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Industrialized nations may lose infrastructure edge
Over the next 20 years, industrialized nations could lose their current edge in transportation and logistics infrastructure. Accordingly, providers of logistics and transportation services should be prepared to operate in a world with inadequate infrastructure.
That assessment appears in "Transportation and Logistics 2030, Vol. II," a report issued by PricewaterhouseCoopers and the Supply Chain Management Institute at the European Business School. For the report, researchers surveyed 104 subject-matter experts from 29 countries on transportation and logistics infrastructure.
Although wealthier nations will be hard-pressed to keep up with burgeoning movements of both freight and people, it is unlikely that they will spend enough on infrastructure to maintain their advantage in this area, the report says. In fact, 41 percent of the experts surveyed said that industrialized countries would probably lose their infrastructure advantage over emerging economies by 2030. Developing countries will need to spend about US $465 billion annually on infrastructure if they are to catch up to the developed nations.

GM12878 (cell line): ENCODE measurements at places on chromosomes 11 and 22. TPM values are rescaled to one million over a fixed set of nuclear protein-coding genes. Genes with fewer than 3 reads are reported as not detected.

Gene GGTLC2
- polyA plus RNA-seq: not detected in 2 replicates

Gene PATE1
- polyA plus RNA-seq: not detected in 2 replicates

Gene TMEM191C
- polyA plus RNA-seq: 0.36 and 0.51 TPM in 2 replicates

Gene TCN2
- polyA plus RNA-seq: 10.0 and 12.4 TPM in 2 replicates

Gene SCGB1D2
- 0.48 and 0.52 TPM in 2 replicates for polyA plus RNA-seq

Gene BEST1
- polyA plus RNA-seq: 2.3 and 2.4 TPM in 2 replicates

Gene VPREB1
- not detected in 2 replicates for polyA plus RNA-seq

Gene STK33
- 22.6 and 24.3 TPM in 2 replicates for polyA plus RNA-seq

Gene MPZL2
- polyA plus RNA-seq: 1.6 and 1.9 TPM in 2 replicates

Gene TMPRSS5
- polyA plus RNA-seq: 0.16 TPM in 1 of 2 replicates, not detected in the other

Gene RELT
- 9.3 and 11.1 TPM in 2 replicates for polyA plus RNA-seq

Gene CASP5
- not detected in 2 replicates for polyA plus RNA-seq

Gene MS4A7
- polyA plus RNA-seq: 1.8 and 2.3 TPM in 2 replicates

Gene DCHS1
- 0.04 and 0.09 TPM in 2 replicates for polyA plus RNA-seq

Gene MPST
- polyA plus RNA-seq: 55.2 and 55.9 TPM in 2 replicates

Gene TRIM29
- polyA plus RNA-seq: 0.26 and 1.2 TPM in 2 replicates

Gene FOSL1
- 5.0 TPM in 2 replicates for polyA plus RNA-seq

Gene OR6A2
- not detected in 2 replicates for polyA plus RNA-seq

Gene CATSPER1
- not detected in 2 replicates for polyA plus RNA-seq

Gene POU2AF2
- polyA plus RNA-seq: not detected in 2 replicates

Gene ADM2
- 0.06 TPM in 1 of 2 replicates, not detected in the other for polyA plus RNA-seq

The report advises logistics and transportation companies to use scenario planning to analyze and forecast infrastructure impediments to moving goods. Carriers were also advised to assess a government's willingness to invest in infrastructure upgrades when deciding to enter a new market. The full report can be downloaded here.
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